Pickled, but still damn good.

I have a meeting in a few hours. We’re supposed to be discussing “future planning”. It’s exciting to discuss my son’s future and all at the same time its filling me with anxiety. High school graduation is a mere few months away and after that … the world.

Considering that no one ever thought he could graduate high school, Im elated. He DID IT! He beat the dealer with the cards stacked against him. I can not even find the words to convey how proud I am. Also, I get the added knowledge of having proven someone wrong. So, HA! On the other hand, the hand I keep closed to the world, Im freaking the fuck out. The real world awaits and I have no idea how to properly advocate and navigate for him in it.

I always thought that the hard part raising a child with special needs would be childhood. I dont know why I thought crossing the magical adulthood threshold of eighteen would mean anything more than that. As it turns out, my job in raising is not nearly over. The reality is this: you are never done raising a child, any child. Your job as a parent continues until the day you die and even then your lessons may not fully reach their ultimate teaching value until post mortem.  When you have a special needs child the role is just more hands on and nose in their business.

Because my Pickle has made so mnay strides since making the hard decision to place him in a group home setting with other adolescent males with developmental disabilities, I think our treatment team may have gotten a little ahead of themselves. In early December we were on a graduation, independent living track with parental and county board check and balances in place. Now, I’m finding out that his dream of attending college to pursue an occupation in computer repair could be a reality. HIs extended home visit over the holidays also revealed some major concerns that could never have been caught in the group home setting. With staff scheduled around the clock in a group home setting, there is always someone to close doors when coming and going, make sure foods are properly used and stored, medications are dispensed as prescribed, that money is handled accordingly. Obviously, all these things are available to him here at home as well, but I put more of the responsibility on him, whereas, staff are being paid to do these things as their own responsibilities.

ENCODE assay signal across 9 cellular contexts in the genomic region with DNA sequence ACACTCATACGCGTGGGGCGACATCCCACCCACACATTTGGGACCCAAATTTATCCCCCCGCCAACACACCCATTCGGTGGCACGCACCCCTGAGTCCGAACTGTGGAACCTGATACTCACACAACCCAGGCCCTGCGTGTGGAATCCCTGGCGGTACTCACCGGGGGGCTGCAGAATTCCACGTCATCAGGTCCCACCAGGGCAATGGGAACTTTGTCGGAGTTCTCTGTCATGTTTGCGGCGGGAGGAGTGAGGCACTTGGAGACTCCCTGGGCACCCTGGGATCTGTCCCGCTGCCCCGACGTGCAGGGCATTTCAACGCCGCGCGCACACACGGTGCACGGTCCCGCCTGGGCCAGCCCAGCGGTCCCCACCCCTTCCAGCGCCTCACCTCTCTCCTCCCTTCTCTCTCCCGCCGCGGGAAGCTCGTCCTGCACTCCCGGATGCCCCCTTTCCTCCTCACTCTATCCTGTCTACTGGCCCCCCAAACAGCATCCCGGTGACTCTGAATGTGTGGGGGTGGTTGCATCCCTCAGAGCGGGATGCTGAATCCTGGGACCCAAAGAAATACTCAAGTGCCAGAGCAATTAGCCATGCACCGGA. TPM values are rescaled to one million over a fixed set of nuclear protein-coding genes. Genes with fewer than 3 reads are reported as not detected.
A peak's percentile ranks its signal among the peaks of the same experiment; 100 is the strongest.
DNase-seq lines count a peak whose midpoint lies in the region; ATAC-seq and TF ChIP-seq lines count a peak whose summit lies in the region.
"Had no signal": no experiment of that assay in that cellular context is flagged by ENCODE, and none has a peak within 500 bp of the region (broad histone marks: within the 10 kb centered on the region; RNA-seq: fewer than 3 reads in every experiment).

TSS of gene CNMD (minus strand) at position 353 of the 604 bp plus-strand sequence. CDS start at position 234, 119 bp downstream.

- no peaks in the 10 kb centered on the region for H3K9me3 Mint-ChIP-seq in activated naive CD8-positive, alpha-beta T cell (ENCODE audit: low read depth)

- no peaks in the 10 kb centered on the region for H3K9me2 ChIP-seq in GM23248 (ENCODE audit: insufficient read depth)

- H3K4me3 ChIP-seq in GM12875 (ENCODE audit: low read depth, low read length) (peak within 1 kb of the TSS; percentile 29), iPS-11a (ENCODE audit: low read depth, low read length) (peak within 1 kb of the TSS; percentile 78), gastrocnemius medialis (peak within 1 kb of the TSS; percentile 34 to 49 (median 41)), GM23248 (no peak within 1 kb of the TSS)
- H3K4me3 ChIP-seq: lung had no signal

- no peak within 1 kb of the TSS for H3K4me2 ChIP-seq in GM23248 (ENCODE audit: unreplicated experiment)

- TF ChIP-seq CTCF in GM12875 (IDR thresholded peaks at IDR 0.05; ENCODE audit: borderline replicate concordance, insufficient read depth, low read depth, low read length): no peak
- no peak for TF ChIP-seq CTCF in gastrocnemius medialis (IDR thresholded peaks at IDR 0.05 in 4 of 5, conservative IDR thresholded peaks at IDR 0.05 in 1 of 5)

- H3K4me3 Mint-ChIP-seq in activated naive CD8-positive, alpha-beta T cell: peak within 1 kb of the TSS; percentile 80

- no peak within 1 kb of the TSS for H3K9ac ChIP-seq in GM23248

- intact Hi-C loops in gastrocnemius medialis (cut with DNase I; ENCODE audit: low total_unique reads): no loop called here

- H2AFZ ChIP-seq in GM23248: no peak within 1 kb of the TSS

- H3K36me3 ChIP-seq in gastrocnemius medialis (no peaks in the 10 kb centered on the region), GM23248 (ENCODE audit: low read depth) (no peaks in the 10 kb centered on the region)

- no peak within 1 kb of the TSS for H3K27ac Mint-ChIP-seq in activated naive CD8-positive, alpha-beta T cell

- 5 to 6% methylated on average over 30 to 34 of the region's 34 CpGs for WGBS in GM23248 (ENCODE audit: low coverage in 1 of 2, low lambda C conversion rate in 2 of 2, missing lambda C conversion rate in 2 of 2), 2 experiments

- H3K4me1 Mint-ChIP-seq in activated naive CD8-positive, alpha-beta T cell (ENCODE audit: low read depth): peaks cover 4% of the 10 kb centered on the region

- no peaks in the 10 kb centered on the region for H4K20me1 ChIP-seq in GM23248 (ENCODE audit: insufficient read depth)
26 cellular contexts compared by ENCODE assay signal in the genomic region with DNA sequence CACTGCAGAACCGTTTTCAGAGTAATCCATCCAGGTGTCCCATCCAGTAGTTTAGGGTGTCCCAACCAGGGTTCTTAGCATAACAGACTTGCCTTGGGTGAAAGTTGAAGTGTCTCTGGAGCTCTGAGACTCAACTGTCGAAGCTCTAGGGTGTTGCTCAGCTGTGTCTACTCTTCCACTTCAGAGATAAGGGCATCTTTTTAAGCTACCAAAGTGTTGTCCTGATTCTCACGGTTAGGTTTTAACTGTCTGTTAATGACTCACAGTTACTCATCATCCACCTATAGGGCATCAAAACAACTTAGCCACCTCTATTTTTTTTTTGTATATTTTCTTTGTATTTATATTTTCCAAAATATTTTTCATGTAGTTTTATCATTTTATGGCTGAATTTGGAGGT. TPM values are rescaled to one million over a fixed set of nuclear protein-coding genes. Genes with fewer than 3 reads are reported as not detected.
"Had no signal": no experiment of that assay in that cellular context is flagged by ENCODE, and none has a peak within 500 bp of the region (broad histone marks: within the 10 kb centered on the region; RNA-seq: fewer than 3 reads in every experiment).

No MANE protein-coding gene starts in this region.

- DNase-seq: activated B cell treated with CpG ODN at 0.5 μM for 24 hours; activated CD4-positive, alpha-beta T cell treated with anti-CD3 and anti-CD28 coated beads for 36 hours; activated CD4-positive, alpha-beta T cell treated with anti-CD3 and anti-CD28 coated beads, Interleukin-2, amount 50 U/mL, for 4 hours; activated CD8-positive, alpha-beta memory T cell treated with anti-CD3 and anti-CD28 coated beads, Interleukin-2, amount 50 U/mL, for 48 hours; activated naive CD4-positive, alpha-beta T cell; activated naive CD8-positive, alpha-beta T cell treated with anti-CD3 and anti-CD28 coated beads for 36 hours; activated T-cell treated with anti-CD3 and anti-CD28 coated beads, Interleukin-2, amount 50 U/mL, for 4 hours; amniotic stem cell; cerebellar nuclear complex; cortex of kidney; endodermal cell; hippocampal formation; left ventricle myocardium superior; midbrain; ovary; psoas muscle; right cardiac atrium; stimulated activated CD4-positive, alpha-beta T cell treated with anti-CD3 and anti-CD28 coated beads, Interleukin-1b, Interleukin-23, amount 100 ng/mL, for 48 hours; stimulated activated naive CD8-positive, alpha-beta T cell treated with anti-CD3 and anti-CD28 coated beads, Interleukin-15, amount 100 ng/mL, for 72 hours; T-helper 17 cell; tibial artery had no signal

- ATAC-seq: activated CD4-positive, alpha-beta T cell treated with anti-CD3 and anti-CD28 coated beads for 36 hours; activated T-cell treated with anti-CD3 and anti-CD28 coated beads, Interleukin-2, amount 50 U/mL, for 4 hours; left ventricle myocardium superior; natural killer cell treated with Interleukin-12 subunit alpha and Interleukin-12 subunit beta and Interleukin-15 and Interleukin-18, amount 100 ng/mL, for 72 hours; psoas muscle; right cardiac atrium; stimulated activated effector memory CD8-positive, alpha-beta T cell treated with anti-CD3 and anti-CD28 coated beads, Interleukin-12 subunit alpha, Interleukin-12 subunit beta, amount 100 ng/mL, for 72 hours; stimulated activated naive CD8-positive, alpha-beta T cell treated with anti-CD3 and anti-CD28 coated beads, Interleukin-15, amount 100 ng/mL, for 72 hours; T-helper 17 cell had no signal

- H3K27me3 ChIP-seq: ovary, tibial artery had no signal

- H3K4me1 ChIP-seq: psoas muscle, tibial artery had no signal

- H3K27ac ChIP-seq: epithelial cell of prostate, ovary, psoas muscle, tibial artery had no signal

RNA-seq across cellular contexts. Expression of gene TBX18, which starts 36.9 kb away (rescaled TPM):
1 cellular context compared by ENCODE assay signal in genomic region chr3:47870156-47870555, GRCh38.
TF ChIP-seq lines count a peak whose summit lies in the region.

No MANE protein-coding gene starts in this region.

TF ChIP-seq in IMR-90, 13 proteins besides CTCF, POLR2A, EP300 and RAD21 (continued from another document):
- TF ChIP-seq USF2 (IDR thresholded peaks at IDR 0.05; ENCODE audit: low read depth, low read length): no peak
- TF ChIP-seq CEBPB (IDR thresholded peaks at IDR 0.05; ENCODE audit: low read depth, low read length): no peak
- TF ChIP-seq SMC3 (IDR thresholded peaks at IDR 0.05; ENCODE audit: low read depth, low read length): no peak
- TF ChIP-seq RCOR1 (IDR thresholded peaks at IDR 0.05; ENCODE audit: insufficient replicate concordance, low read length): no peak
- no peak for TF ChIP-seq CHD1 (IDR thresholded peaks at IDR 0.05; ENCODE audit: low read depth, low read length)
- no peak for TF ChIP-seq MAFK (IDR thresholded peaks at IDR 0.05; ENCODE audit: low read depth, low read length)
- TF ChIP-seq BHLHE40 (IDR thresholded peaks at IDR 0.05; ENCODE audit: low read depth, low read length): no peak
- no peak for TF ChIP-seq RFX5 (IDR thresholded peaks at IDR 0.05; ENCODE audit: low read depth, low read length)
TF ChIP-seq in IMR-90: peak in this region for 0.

The reality of all this hitting over the holidays while my husband and I were desperately trying not to drown our marriage in bitter waters was a bit much. In the thick of it I didn’t realize that was what was going on, but standing outside of it all now, its plain to see. It hit hard that many of things we’re dealing with now are things we will be dealing with for the rest of our lives. Its overwhelming.

What Im most thankful for is that I wasnt overcome with resentment while having this revelation. I finally feel past the part where I think that this isn’t fair and how nice it must be for my Ex and his ex to be living their lives without worrying about who will look in on their grown child should I land myself in the hospital…again. It just is what it is. I know, everybody knows, no matter what has been said, that Ive stepped in to fill shoes someone carelessly tossed aside and even though, I make mistakes I at least had the kohanas to step up to the plate and take a swing at it.

We may not hit a homerun at every at bat, but we’re doing pretty damn good.


2 thoughts on “Pickled, but still damn good.

  1. re: “I finally feel past the part where I think that this isn’t fair and how nice it must be for my Ex and his ex to be living their lives without worrying about …(x,y, or z) ” – yeah it took me a long time to get past that and sometimes that ugly burning in my throat comes back up. How come they get choices and I don’t? But – Ultimately we DO have a choice, the same choice they made is one of our choices, really – but we won’t choose that.
    So ultimately what you have to do is set up your own plan B,C, and D … independent of counting on people you know can’t be counted on.

    Congratulations on his graduation and I hope his future is so bright he’s gotta wear shades! Meanwhile it is good to have a place where you can vent and figure things out.

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